Bonilla's time with the Mets was marked by a contentious relationship with New York baseball media. In his introductory press conference after signing with the organization, he challenged them by stating, “I know you all are gonna try, but you’re not gonna be able to wipe the smile off my face.” On another occasion, he called the press box during a game to complain about an error that he was charged with.
Bonilla was acquired along with a player to be named later (Jimmy Williams on August 16) by the Baltimore Orioles from the Mets in exchange for Damon Buford and Alex Ochoa on July 28, 1995, and helped the Orioles to the American League Championship Series in 1996.
Following the 1996 season, Bonilla was once again granted free agency, and signed with the Florida Marlins, reuniting with his old manager, Jim Leyland, where he helped the Marlins win the 1997 World Series. He returned to the Marlins for the 1998 season and batted .278 through 18 games.
On May 14, 1998, Bonilla was traded to the Los Angeles Dodgers, along with Manuel Barrios, Jim Eisenreich, Charles Johnson, and Gary Sheffield, in exchange for Mike Piazza and Todd Zeile. Bonilla spent the rest of the 1998 season with the Dodgers, batting .237, with seven home runs and 30 runs batted in.
In November 1998, the New York Mets reacquired Bonilla from the Los Angeles Dodgers in exchange for Mel Rojas. Again, his level of play did not measure up to expectations and he had numerous clashes with manager Bobby Valentine over lack of playing time. His tenure in New York culminated in an incident during the sixth game of the 1999 NLCS during which the Mets were eliminated by the Braves in 11 innings while Bonilla reportedly sat in the clubhouse playing cards with teammate Rickey Henderson.
After his subpar 1999 season, the Mets released Bonilla, but still owed him $5.9 million. Bonilla and his agent offered the Mets a deal: Bonilla would defer payment for a decade, and the Mets would pay him an annual paycheck of $1.19 million starting in 2011 and ending in 2035, adding up to a total payout of $29.8 million. Some fans refer to these payments on July 1 as "Bobby Bonilla Day". Mets owner Fred Wilpon accepted the deal mostly because he was heavily invested with Ponzi scheme operator Bernie Madoff, and the 10 percent returns he thought he was getting on his investments with Madoff outweighed the eight percent interest the Mets would be paying on Bonilla's initial $5.9 million. As a result, the payout was a subject of inquiry during the Madoff investment scandal investigation when it came to light in 2008. Bonilla also has a second deferred-contract plan with the Mets and Baltimore Orioles that was initiated in 2004 and pays him $500,000 a year for 25 years.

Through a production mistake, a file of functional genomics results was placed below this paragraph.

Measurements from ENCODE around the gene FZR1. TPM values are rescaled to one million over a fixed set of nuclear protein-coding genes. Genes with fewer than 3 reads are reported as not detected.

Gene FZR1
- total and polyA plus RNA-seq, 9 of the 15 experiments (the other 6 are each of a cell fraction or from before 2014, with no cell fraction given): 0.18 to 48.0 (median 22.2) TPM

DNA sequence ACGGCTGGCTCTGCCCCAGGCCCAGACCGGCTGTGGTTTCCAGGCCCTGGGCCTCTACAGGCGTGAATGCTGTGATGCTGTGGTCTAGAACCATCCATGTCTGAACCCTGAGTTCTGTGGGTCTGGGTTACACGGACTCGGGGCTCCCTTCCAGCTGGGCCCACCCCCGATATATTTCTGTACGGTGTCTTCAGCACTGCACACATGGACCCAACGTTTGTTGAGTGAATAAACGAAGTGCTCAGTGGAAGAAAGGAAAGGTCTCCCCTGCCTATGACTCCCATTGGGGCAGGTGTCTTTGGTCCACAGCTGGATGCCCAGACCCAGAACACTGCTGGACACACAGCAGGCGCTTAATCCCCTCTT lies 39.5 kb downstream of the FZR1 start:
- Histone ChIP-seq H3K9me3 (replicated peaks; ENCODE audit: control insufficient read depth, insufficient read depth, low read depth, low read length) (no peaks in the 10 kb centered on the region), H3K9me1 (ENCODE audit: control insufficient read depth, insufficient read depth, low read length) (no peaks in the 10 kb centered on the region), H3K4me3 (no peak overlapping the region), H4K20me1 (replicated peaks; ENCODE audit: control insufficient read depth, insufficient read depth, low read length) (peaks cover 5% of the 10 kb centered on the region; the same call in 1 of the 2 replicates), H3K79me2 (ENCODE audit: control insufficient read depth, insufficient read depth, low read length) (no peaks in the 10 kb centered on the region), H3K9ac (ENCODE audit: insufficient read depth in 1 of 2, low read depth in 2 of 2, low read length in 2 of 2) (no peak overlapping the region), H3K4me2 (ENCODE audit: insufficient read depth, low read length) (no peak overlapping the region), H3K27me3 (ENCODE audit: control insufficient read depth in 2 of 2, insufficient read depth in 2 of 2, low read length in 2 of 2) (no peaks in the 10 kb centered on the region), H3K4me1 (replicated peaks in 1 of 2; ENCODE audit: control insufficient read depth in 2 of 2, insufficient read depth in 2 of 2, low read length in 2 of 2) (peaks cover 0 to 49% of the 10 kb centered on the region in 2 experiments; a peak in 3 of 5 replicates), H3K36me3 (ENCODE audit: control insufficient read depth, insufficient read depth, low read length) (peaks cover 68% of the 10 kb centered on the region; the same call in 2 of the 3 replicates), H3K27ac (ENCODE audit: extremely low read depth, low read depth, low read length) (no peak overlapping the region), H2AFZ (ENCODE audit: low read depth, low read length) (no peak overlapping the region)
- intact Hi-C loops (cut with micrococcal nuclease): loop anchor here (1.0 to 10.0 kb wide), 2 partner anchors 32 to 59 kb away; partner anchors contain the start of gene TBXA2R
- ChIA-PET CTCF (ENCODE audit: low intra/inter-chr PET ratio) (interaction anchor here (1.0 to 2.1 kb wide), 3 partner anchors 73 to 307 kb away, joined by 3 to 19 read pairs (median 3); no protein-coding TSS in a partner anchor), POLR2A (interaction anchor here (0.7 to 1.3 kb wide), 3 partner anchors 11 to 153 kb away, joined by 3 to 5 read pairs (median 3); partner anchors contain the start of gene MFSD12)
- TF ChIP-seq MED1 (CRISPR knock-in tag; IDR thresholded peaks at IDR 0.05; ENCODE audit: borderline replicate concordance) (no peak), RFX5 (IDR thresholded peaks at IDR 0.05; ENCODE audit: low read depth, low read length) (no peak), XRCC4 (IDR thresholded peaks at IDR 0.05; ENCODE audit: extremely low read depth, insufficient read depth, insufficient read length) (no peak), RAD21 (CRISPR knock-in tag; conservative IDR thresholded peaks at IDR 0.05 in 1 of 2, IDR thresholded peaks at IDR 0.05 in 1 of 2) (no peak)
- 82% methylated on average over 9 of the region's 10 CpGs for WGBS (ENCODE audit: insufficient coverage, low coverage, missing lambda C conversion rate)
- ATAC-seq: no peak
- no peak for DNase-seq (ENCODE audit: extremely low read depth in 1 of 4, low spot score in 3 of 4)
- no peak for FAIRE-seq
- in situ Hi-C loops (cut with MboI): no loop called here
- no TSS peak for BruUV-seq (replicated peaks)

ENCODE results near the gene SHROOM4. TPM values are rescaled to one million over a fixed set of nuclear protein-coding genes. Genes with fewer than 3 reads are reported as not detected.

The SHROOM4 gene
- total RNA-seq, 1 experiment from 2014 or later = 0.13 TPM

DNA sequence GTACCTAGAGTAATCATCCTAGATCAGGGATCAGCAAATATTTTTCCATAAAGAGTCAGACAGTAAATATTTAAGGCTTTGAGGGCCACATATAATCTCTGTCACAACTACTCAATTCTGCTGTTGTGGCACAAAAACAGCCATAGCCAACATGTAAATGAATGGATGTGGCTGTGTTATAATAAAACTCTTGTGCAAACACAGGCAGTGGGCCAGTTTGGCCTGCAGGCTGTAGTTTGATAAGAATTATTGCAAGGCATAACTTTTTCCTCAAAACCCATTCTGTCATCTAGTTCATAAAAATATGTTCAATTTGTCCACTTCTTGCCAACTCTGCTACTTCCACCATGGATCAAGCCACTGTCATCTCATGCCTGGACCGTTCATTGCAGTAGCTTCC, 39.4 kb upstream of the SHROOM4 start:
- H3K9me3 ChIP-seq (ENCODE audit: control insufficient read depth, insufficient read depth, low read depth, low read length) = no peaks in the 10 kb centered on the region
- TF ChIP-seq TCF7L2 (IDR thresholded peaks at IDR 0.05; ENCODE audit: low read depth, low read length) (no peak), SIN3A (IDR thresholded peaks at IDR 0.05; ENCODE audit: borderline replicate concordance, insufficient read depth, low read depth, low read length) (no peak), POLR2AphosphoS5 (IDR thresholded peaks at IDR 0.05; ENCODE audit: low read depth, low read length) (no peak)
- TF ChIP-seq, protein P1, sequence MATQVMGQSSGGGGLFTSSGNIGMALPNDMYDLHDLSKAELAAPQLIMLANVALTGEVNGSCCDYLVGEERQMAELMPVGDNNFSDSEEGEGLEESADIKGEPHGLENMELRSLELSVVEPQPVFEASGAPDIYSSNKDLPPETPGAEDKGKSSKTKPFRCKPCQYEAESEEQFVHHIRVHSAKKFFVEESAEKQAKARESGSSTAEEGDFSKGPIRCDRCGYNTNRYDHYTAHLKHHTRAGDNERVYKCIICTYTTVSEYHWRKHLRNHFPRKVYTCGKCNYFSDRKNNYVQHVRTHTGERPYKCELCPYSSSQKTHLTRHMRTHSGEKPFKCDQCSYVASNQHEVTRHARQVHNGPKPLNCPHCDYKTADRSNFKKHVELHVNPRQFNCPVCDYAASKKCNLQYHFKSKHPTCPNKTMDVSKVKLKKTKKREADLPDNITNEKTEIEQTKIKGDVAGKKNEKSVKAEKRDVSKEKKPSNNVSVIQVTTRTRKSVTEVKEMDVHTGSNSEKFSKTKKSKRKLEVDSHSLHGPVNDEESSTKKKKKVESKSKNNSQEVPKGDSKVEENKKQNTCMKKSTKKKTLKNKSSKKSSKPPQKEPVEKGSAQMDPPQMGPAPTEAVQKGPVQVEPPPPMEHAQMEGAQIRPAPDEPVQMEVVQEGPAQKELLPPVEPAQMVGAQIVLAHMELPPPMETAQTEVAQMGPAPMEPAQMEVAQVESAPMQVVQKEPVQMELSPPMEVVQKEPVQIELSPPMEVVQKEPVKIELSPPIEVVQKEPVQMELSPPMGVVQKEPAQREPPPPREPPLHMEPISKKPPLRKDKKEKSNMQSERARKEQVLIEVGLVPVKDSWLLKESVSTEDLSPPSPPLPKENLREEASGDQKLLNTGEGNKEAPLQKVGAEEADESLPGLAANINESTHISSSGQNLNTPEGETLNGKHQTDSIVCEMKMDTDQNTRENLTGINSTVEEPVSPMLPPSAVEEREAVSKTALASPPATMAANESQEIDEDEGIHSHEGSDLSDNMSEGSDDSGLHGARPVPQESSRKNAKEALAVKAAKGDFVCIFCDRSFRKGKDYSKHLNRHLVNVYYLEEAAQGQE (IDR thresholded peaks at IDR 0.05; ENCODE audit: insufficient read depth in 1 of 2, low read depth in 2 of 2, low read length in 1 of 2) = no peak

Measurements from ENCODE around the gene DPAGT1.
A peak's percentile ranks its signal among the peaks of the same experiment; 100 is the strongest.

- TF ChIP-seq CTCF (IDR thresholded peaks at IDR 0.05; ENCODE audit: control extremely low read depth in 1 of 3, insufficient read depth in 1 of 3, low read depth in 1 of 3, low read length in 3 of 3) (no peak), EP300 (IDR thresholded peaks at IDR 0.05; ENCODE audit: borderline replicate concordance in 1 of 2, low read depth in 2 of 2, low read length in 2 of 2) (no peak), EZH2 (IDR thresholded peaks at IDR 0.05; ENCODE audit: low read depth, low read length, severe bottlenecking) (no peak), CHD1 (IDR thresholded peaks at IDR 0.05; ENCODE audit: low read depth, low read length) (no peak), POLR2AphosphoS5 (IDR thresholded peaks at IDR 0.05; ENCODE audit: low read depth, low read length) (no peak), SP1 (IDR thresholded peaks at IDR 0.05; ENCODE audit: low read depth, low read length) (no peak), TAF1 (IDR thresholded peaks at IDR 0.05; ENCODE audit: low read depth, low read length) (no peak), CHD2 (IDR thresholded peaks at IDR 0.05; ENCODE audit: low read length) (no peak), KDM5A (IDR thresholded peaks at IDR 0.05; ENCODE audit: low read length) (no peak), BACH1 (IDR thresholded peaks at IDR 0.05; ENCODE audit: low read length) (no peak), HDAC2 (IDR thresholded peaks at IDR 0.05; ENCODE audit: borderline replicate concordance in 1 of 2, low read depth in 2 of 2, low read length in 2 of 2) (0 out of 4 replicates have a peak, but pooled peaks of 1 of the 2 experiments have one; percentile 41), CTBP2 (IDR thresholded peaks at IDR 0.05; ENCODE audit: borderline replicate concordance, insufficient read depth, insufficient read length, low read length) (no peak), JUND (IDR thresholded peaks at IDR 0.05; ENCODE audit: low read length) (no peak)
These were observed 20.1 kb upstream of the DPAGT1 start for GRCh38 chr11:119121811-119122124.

Bonilla signed with the Braves in 2000 and played a mostly uneventful 114 games for them. He achieved his highest batting average (.255) since the 1997 season, although he hit only five home runs, a far cry from his career high of 34.
In 2001, he was signed by the St. Louis Cardinals, but injuries reduced his playing time. He played his final game on October 7, 2001, and finished the season with a .213 average, 37 hits, five home runs, and 21 runs batted in. He retired after the season finished citing "injuries and reduced playing time" as the main reason for his decision.
Overall, Bonilla finished his career with one championship, six All-Star appearances, 2,010 hits, 287 home runs, 1,173 runs batted in, and a career .279 batting average.
Bonilla met Migdalia "Millie" Bonilla at Herbert Lehman High School in the Bronx. They married in the late 1980s and had two children together. He and his wife divorced in 2009.
In February 1992, Bonilla and his wife Millie started the Bobby and Millie Bonilla Public School Fund with $35,000. The fund benefits schools attended by Bonilla and his wife by contributing $500 for every run he batted in for the Mets. Bonilla participated in the Players Trust All-Star Golf Tournament, organized by Dave Winfield and Joe Mauer in 2014.